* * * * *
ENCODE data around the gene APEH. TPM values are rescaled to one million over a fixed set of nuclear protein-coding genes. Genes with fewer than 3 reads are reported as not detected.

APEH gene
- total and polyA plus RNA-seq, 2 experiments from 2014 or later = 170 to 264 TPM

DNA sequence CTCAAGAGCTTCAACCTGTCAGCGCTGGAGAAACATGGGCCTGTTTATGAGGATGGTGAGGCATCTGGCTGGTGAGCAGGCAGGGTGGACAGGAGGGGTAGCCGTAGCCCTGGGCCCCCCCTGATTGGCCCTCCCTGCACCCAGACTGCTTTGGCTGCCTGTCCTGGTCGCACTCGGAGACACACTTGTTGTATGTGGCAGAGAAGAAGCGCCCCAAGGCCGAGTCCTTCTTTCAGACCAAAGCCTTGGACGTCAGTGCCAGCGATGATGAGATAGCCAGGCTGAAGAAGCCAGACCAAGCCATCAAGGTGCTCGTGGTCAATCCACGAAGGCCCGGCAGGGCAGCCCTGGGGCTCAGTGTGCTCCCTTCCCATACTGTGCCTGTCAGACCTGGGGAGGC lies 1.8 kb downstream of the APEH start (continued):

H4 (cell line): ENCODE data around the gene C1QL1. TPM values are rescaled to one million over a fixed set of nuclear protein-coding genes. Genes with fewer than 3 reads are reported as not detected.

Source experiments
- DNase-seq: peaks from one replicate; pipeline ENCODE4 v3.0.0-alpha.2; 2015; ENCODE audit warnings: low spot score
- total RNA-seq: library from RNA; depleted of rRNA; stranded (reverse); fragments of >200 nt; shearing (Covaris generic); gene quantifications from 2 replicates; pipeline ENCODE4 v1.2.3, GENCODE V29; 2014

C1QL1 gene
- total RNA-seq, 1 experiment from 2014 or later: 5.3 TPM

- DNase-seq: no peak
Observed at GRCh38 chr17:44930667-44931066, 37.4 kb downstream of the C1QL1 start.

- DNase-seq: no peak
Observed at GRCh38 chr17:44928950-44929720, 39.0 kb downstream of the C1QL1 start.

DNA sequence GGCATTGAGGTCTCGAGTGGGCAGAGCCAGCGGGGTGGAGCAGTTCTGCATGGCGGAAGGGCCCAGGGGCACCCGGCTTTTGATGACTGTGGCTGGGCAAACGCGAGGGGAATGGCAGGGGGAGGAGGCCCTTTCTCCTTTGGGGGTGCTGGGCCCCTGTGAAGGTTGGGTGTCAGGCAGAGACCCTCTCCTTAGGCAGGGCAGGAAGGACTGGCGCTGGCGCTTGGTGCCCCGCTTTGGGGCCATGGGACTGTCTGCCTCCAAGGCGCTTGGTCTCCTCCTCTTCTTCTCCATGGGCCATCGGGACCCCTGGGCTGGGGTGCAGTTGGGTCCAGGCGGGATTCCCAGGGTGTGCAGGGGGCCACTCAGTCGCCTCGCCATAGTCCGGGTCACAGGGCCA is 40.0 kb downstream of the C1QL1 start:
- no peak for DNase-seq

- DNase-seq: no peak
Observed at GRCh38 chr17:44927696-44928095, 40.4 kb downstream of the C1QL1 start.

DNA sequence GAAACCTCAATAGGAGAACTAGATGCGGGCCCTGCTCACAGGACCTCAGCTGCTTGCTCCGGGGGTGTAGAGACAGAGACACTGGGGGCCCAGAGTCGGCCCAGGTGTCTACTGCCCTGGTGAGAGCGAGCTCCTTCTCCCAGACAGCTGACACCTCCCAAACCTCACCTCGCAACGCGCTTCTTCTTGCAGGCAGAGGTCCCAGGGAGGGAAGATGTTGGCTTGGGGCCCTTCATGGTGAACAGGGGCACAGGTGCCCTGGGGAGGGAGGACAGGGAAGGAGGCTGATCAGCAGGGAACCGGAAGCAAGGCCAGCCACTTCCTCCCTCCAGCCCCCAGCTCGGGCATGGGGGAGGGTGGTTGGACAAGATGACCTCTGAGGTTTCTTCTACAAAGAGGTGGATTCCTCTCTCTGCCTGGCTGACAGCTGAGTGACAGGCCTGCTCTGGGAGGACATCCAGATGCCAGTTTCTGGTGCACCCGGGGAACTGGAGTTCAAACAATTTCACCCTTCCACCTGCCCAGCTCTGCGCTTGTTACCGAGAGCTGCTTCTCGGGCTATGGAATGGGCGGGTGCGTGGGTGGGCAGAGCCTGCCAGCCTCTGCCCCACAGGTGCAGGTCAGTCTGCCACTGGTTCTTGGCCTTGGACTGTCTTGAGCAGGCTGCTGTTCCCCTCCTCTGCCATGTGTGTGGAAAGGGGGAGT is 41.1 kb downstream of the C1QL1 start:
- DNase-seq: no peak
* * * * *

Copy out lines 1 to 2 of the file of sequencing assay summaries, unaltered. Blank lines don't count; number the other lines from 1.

ENCODE data around the gene APEH. TPM values are rescaled to one million over a fixed set of nuclear protein-coding genes. Genes with fewer than 3 reads are reported as not detected.

APEH gene